“Running the yellow/red light has also become normal. I have been stopped at a red light and a car goes through in the next lane. Or the light has turned green for, say, north/south traffic, and there has to be one east/west driver that has to run their red. I understand that at some intersections, there is a delay from when a light turns red to when the opposite traffic light turns green, to account for this.
“These are just a few examples of why drivers hesitate at intersections and four-way stops, not sure whether or not they are going to get broadsided.
“This is not just for OTD people. My 16-year-old granddaughter was at a stop sign and had cars pass her on the right and left side (intersection had left- and right-turn lanes). She is a new driver who still obeys the speed limit, and I guess she was just going too slow for them. I was with her when this happened, as I had picked her up and she was driving my car. Both the cars passing had ‘adult’ drivers, not kids.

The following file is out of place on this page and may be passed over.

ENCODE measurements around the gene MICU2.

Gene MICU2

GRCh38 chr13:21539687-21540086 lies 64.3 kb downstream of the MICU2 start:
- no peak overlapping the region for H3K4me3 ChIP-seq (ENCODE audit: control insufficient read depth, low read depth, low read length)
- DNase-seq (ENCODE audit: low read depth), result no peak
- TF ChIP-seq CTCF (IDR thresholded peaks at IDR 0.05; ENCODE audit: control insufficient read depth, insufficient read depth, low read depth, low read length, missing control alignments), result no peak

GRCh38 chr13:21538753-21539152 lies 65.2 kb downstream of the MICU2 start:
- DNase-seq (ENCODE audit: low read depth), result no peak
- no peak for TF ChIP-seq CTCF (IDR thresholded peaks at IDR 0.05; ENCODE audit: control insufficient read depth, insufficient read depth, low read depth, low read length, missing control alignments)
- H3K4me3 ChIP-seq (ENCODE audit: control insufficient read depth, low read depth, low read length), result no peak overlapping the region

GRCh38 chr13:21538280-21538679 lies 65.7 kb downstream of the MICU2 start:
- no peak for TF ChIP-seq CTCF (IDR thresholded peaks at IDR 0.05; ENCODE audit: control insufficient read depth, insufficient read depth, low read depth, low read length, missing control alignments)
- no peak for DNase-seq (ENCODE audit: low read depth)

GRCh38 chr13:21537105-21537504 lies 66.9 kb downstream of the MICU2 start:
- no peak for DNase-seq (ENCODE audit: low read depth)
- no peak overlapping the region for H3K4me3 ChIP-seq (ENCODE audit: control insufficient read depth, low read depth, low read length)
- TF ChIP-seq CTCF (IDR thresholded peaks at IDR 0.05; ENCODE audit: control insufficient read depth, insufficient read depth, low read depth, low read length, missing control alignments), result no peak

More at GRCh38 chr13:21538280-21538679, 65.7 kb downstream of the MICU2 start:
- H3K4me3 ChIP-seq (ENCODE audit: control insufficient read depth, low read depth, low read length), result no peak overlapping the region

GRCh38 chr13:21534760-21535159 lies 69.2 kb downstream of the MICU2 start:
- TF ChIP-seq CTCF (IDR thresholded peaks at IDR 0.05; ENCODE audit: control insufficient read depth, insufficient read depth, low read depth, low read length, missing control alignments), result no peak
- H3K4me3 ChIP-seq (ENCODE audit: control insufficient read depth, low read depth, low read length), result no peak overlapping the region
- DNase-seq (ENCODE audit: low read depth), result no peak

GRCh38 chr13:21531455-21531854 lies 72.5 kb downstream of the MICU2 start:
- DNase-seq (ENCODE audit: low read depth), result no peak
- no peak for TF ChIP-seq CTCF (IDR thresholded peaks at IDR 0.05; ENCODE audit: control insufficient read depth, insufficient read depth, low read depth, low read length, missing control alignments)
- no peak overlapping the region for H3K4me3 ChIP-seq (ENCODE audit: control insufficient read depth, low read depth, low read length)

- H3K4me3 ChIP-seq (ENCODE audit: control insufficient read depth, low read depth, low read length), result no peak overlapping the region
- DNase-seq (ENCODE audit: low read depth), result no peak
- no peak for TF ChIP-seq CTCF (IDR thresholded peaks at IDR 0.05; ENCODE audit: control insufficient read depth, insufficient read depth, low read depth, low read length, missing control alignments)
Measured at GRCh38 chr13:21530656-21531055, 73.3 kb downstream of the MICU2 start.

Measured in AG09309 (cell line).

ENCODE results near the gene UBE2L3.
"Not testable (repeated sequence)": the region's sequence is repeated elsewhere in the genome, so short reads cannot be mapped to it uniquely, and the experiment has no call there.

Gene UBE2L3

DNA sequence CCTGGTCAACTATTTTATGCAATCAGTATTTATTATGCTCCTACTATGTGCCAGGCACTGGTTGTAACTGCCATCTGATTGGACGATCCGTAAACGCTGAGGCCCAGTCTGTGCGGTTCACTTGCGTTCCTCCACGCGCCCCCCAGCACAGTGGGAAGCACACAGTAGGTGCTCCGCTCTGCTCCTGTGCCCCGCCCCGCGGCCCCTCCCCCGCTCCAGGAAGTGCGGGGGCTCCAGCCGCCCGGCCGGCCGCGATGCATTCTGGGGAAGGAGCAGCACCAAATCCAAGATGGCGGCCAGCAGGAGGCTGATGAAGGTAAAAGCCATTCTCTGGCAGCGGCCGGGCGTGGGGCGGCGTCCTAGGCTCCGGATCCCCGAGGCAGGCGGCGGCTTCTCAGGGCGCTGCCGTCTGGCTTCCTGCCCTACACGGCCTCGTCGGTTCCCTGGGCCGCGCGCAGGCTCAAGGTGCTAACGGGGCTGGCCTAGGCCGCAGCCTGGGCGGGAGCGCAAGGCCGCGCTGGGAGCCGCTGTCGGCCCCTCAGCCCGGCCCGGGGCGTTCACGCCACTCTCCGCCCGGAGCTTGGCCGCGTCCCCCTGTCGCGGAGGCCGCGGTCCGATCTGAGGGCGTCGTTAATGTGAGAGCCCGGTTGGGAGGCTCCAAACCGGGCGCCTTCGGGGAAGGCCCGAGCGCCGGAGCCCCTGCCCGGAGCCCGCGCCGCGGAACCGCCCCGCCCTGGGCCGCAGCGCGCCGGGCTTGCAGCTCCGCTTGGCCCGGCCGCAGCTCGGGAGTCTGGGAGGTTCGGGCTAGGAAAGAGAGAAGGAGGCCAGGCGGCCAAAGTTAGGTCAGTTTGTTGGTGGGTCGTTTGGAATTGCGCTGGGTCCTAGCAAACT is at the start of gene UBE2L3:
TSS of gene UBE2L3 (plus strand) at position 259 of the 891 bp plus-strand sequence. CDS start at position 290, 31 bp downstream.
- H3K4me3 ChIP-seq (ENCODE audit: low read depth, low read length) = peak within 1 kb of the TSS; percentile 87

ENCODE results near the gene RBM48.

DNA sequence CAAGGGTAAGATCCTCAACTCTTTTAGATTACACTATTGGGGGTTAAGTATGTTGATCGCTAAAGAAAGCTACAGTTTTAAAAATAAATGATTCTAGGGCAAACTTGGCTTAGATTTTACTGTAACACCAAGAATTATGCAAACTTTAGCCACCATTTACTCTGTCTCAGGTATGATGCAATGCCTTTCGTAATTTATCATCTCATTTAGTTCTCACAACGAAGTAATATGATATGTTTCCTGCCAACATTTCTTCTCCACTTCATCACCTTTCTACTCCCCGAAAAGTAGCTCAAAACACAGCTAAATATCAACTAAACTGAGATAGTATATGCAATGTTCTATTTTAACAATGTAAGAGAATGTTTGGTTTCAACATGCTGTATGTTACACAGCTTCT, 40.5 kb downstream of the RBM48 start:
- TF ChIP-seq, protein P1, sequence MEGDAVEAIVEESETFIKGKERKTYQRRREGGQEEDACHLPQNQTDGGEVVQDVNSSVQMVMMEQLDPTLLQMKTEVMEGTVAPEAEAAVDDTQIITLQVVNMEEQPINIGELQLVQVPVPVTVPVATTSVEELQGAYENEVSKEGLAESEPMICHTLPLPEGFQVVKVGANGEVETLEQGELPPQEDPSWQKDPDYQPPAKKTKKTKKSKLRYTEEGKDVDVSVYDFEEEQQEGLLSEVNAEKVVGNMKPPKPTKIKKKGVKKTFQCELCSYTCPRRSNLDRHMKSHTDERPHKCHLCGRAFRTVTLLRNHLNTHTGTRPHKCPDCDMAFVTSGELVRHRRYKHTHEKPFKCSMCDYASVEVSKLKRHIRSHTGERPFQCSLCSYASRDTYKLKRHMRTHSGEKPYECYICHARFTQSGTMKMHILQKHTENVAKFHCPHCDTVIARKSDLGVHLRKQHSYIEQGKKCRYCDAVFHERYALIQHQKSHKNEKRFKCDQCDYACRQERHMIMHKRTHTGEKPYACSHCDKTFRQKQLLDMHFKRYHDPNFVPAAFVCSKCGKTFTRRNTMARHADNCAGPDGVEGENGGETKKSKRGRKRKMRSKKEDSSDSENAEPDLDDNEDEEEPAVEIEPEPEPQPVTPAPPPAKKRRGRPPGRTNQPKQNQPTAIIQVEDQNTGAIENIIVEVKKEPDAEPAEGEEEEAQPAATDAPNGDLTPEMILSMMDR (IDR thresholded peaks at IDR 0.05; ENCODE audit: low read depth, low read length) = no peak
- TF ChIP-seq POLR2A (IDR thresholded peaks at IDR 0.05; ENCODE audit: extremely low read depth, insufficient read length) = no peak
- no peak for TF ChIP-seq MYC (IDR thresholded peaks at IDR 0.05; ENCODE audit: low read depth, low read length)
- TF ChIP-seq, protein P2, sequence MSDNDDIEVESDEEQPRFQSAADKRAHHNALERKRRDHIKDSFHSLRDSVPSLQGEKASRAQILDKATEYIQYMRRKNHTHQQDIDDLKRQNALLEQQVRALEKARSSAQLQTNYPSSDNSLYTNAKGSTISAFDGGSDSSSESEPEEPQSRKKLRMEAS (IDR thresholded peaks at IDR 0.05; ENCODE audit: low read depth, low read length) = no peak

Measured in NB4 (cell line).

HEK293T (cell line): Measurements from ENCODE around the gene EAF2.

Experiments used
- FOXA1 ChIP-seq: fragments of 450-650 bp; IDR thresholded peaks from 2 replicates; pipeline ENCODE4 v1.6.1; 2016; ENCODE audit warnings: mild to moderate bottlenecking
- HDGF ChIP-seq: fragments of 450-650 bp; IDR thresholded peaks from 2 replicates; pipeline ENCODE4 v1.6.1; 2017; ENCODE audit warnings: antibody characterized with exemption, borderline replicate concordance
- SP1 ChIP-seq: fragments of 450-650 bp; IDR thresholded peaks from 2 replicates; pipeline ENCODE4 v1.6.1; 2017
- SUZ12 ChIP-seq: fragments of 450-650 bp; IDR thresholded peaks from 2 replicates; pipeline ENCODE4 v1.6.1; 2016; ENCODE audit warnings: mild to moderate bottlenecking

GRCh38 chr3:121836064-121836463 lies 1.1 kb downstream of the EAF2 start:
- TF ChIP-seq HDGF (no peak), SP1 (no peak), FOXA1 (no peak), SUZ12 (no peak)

“These people are not wearing hats; they just have no brains or regard for others. I do not have a solution, except to drive with caution and expect the worst of others. [Bulletin Board says: Au contraire, ma’am. That IS the solution!]
“I am sure other BB people have similar tales. There are some streets I now avoid if I can, because of certain intersections.
“Thank you for letting me be on my soapbox about irritating behavior.”
Dr. Chrysanthemum writes: “Subject: Is all right with the world? Even if you can’t trust Thomas Magnum, look to the eagles!
“Sometimes it seems as though the world has gone crazy.
I’m sure you know what I mean. The Pioneer Press runs a multi-week feature on an ‘empty-nester’ home that is the size of a small hotel, with two connected wings. Tom Selleck appears in a reverse-mortgage commercial and tries to persuade us that a chair with four legs is more stable (less wobbly) than a stool with three legs. What next?